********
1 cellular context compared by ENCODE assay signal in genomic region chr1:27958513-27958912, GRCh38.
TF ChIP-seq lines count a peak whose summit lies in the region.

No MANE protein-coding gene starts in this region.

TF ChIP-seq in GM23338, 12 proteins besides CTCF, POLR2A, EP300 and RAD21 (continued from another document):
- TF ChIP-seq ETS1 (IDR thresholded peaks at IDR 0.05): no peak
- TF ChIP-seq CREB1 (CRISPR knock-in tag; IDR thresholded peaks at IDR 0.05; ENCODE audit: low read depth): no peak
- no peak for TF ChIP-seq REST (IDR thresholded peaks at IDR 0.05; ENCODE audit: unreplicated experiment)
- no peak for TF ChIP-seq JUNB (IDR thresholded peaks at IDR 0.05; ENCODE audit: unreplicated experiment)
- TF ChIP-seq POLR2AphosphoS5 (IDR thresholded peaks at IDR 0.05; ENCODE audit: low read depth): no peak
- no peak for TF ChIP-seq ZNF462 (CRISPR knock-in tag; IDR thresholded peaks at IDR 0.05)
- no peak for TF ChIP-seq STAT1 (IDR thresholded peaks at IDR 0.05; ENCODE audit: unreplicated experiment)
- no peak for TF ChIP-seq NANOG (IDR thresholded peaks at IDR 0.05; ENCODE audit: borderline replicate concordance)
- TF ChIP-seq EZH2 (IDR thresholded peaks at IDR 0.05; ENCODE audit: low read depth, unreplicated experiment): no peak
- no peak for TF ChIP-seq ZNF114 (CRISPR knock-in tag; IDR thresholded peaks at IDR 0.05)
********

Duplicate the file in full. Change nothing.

1 cellular context compared by ENCODE assay signal in genomic region chr1:27958513-27958912, GRCh38.
TF ChIP-seq lines count a peak whose summit lies in the region.

No MANE protein-coding gene starts in this region.

TF ChIP-seq in GM23338, 12 proteins besides CTCF, POLR2A, EP300 and RAD21 (continued from another document):
- TF ChIP-seq ETS1 (IDR thresholded peaks at IDR 0.05): no peak
- TF ChIP-seq CREB1 (CRISPR knock-in tag; IDR thresholded peaks at IDR 0.05; ENCODE audit: low read depth): no peak
- no peak for TF ChIP-seq REST (IDR thresholded peaks at IDR 0.05; ENCODE audit: unreplicated experiment)
- no peak for TF ChIP-seq JUNB (IDR thresholded peaks at IDR 0.05; ENCODE audit: unreplicated experiment)
- TF ChIP-seq POLR2AphosphoS5 (IDR thresholded peaks at IDR 0.05; ENCODE audit: low read depth): no peak
- no peak for TF ChIP-seq ZNF462 (CRISPR knock-in tag; IDR thresholded peaks at IDR 0.05)
- no peak for TF ChIP-seq STAT1 (IDR thresholded peaks at IDR 0.05; ENCODE audit: unreplicated experiment)
- no peak for TF ChIP-seq NANOG (IDR thresholded peaks at IDR 0.05; ENCODE audit: borderline replicate concordance)
- TF ChIP-seq EZH2 (IDR thresholded peaks at IDR 0.05; ENCODE audit: low read depth, unreplicated experiment): no peak
- no peak for TF ChIP-seq ZNF114 (CRISPR knock-in tag; IDR thresholded peaks at IDR 0.05)